Feeling Saucy

SAUCY: served with or having the consistency of sauce; impertinently bold and impudent; amusingly forward and flippant; smart, trim

If an apple a day keeps the doctor away then the doctor should be far, far away from me!

Today, I canned approximately eighty pounds of applesauce.  Unfortunately for my tired feet, that was only half of the apples I purchased.  Fortunately for my hectic week, apples are relatively forgiving as far as timing goes.  They should stay fresh on our porch until I have time to get to the remaining four boxes.

Inspired by my friend Lesley’s post, I tried two of the top-rated sauce apples according to an America’s Test Kitchen article I cut out years ago: Jonagolds and Jonathans.  I’m doing several batches (solo Jonagolds, solo Jonathans, and a mixture of both) to determine a taste-test winner.

I like doing my own applesauce for several reasons.  I like that I can make it without any added sugar to maintain some of the fun tart flavor from the apples.  I like that I can select the food mill disk with larger holes to get a rustic textured sauce rather than the super fine consistency of store-bought sauce.  I like that it is a simple process.  Not fast, but simple:  Peel and core apples, put in pot, add a little water and lemon juice, turn on heat, stir and wait, crank through food mill, put in jars, and boil.

One of the bright spots in my day today was a visit from my canning friend.  Having company in the kitchen that makes everything better.  There are the obvious benefits of a speedier process when there are four hands instead of two. But in addition to appealing to my love of all things efficient, communal cooking also appeals to my inner pioneer woman.  I like working with another woman to put up stores for our families.  Knowing that some of our applesauce would be consumed by my friend’s soon-to-arrive baby made the whole process even more meaningful.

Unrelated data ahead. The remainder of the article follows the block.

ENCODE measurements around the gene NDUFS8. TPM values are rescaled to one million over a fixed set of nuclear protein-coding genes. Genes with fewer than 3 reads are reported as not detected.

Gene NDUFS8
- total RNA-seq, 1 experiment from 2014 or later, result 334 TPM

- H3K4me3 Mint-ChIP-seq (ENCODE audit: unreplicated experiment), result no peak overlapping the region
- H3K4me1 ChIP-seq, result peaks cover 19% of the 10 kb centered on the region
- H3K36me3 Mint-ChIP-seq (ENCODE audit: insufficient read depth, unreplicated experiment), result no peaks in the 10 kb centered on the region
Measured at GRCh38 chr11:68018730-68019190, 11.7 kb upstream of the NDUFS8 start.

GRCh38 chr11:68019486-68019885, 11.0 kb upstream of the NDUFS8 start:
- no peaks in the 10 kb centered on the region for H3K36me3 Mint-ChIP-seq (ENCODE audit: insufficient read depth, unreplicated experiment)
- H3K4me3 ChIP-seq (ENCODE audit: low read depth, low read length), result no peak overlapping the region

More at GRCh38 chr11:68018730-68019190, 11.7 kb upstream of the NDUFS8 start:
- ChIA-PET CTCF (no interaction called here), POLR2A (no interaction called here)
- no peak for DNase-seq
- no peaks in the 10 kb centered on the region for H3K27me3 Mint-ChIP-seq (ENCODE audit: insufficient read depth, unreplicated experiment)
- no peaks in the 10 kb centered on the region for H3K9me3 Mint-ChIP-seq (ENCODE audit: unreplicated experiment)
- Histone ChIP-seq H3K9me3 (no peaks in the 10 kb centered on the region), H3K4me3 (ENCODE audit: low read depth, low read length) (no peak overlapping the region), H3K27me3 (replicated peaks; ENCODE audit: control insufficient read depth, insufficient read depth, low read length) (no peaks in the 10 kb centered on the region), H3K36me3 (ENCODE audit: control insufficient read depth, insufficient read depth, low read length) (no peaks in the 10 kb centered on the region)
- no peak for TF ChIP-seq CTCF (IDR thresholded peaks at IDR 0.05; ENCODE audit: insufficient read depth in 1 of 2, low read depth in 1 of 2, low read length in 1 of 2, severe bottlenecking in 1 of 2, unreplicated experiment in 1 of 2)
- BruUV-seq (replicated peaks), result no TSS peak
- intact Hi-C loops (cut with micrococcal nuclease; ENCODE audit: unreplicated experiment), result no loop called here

Another bright spot in my day was the dinner invite we received from the parents of one of Son’s new school friends.  After spending all day in the kitchen, I was relieved to get out of cooking dinner.  It was especially delightful to discover that we were about to be treated to the most delicious food we’d had in quite some time: Crab cakes, beet salad with nut butter, orzo with lemon, kale salad, etc.  Great food and even better company made for a perfect end to the weekend.

Finally, there are the little bright spots that keep coming from the kitchen in the form of “pops.”  There are few sounds I like more than the sound of a canning jar sealing properly.

It is auditory confirmation of a job well done.


One thought on “Feeling Saucy

  1. Quince is added to apple sauce in Europe. I have used quince a few times and it is quite good. It should be cooked a bit by itself before cooking the apples as it is quite hard. Use a sharp knife with a sturdy blade and be careful. The ‘Quince’ was the ‘Golden Apple’ of Greek Mythology. Nice big, golden ones, but I have used old little shriveled ones to the same effect. I think a Quince will last a long time in the vegetable drawer. Phillip

    PS. Not too much quince; just enough to taste in the apple sauce.

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